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3 Strategies For Working Smarter In Facility Management

Proactive maintenance strategies will help to offset strained facility resources


Nearly 70 percent of companies are struggling to hire candidates with just under 50 percent reporting staffing shortages. Although struggling to fill skilled trade positions is nothing new, COVID-19 drastically deteriorated the situation with a mass exodus of the workforce. Adding insult to injury, the troubles are not yet over, as another 27 percent of the workforce is set to retire by 2030.

While organizations vie for more hands to turn wrenches, the choked supply chain is furthering the challenge of operations with long lead times and material shortages. Common parts needed to keep equipment operating are simply not available or will not arrive for weeks, if not months. Projects and equipment installations are essentially being shuttered due to long lead times. For example, major equipment, such as chillers and switchgear, purportedly have lead times of 3 to 5 years. News reports speculate that the supply chain will stumble well into 2024.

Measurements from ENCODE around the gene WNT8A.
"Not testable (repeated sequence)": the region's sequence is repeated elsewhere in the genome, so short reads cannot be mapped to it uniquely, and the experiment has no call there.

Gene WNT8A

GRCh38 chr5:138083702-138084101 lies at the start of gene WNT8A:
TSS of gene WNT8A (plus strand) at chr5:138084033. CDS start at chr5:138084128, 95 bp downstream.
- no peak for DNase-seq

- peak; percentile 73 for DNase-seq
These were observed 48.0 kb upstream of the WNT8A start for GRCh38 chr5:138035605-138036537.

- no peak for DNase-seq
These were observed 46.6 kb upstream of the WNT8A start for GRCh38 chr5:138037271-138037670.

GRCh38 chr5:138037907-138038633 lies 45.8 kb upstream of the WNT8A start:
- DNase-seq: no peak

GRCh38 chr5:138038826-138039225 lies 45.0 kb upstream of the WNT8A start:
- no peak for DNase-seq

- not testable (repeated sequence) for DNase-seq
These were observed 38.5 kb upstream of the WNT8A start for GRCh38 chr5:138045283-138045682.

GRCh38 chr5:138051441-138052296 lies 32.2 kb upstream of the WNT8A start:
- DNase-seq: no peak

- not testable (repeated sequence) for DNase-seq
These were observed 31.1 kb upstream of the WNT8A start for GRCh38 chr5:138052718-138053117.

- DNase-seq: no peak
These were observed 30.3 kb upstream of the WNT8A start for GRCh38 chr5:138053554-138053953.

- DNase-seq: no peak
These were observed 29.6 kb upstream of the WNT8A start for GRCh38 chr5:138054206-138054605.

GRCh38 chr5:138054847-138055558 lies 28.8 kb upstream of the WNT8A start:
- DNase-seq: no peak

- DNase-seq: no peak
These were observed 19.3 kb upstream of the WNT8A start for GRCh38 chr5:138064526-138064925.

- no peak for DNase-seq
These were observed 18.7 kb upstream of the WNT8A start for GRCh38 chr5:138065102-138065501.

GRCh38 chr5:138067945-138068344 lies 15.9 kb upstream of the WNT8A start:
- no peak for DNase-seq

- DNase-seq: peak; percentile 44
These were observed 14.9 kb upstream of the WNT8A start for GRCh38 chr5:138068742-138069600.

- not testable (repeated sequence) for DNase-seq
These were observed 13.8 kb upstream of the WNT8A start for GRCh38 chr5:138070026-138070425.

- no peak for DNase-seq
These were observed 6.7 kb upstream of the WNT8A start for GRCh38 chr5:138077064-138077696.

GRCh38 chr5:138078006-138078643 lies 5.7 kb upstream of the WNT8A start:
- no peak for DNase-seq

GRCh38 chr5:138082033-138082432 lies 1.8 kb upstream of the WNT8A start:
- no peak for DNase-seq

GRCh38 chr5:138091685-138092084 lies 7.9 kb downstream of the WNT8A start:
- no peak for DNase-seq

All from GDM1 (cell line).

A shallow labor pool and strained supply chain are setting the industry up for a perfect storm, impacting operations and further stressing facility departments.

While this does paint a bleak picture, this does not mean facility organizations should just lay down and wait it out. Facility practitioners are too creative and stubborn for that. Rather this is the industry’s time to shine, just like it did during the COVID-19 pandemic.

Use these pains and strains to promote and justify an evolution, if not a revolution, for your facility management program. Drive your departments and organizations to get ahead of the curve, instead of being crushed by it. The focus must change from reactive to proactive, which requires a plan for success.

Many, if not most organizations are at least 50 percent reactive. The two most prominent causes for this firefighting are not enough resources to perform preventive maintenance (or at least some have convinced themselves of such) and a growing deferred maintenance backlog. Reactive maintenance is grossly inefficient and considerably more costly than planned maintenance.





 
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